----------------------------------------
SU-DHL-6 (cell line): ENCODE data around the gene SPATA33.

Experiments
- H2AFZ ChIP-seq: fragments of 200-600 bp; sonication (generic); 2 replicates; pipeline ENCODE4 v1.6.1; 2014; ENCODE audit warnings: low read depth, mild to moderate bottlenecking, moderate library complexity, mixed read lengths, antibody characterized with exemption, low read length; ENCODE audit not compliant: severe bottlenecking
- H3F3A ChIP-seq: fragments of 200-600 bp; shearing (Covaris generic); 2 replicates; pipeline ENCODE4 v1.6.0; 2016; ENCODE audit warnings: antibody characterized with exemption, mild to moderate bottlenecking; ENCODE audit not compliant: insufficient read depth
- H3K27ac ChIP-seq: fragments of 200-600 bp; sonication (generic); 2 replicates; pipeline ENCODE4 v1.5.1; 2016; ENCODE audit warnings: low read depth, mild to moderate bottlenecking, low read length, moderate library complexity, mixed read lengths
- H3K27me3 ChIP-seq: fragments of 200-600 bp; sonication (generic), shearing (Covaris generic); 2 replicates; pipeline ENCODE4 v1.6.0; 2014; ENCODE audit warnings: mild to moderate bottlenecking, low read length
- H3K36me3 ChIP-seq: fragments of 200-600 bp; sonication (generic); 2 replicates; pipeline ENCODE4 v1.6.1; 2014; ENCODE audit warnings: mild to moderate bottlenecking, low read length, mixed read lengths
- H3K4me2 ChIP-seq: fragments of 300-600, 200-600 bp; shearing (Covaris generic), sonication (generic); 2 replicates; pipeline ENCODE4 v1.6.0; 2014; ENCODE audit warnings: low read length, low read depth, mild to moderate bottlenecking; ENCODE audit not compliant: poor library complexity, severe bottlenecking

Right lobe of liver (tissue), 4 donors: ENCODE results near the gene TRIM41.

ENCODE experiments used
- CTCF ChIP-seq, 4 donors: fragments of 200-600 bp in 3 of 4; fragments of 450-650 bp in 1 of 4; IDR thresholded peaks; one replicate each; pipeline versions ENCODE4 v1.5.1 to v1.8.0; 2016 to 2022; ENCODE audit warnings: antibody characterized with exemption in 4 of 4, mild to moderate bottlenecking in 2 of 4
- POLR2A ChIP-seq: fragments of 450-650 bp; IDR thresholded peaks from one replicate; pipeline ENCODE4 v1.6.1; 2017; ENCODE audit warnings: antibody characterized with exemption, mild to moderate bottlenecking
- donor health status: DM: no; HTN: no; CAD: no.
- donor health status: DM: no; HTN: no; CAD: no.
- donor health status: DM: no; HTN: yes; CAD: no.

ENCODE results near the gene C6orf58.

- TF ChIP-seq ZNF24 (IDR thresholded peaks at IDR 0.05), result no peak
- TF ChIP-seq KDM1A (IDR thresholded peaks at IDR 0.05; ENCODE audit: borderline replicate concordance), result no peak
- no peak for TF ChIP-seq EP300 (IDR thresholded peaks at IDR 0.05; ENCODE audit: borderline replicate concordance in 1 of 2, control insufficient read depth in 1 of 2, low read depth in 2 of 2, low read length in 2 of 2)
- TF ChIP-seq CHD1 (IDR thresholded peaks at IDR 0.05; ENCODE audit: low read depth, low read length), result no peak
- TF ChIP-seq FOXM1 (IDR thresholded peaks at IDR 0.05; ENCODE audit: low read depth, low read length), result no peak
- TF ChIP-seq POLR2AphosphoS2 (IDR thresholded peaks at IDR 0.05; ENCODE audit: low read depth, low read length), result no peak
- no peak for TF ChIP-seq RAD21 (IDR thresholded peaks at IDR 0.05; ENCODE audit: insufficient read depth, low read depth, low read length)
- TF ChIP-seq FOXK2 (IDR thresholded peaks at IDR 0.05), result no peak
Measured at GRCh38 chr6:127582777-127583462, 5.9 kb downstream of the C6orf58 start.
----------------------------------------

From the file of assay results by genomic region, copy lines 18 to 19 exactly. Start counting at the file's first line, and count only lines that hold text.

- TF ChIP-seq KDM1A (IDR thresholded peaks at IDR 0.05; ENCODE audit: borderline replicate concordance), result no peak
- no peak for TF ChIP-seq EP300 (IDR thresholded peaks at IDR 0.05; ENCODE audit: borderline replicate concordance in 1 of 2, control insufficient read depth in 1 of 2, low read depth in 2 of 2, low read length in 2 of 2)